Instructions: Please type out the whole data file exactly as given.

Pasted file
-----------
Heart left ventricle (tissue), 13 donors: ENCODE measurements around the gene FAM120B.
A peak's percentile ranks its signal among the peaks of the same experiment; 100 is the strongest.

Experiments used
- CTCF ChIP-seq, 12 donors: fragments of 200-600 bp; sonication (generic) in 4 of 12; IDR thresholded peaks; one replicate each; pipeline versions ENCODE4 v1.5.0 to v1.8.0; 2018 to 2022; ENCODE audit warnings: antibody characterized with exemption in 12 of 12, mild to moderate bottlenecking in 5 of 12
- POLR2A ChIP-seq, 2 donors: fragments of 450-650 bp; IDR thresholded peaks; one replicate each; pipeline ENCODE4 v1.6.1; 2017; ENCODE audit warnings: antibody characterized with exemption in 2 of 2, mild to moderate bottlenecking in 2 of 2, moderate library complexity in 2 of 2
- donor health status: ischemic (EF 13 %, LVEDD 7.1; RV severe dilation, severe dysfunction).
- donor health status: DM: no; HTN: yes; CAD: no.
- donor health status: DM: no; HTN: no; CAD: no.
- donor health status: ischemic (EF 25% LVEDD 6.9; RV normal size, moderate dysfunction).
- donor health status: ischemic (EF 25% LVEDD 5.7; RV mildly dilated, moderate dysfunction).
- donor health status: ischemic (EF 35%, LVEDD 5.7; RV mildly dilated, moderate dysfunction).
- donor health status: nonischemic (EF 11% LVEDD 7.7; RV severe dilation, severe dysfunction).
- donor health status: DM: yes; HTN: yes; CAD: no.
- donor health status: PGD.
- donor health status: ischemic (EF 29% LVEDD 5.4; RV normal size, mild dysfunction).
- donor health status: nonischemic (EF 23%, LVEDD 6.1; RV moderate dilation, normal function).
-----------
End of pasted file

Heart left ventricle (tissue), 13 donors: ENCODE measurements around the gene FAM120B.
A peak's percentile ranks its signal among the peaks of the same experiment; 100 is the strongest.

Experiments used
- CTCF ChIP-seq, 12 donors: fragments of 200-600 bp; sonication (generic) in 4 of 12; IDR thresholded peaks; one replicate each; pipeline versions ENCODE4 v1.5.0 to v1.8.0; 2018 to 2022; ENCODE audit warnings: antibody characterized with exemption in 12 of 12, mild to moderate bottlenecking in 5 of 12
- POLR2A ChIP-seq, 2 donors: fragments of 450-650 bp; IDR thresholded peaks; one replicate each; pipeline ENCODE4 v1.6.1; 2017; ENCODE audit warnings: antibody characterized with exemption in 2 of 2, mild to moderate bottlenecking in 2 of 2, moderate library complexity in 2 of 2
- donor health status: ischemic (EF 13 %, LVEDD 7.1; RV severe dilation, severe dysfunction).
- donor health status: DM: no; HTN: yes; CAD: no.
- donor health status: DM: no; HTN: no; CAD: no.
- donor health status: ischemic (EF 25% LVEDD 6.9; RV normal size, moderate dysfunction).
- donor health status: ischemic (EF 25% LVEDD 5.7; RV mildly dilated, moderate dysfunction).
- donor health status: ischemic (EF 35%, LVEDD 5.7; RV mildly dilated, moderate dysfunction).
- donor health status: nonischemic (EF 11% LVEDD 7.7; RV severe dilation, severe dysfunction).
- donor health status: DM: yes; HTN: yes; CAD: no.
- donor health status: PGD.
- donor health status: ischemic (EF 29% LVEDD 5.4; RV normal size, mild dysfunction).
- donor health status: nonischemic (EF 23%, LVEDD 6.1; RV moderate dilation, normal function).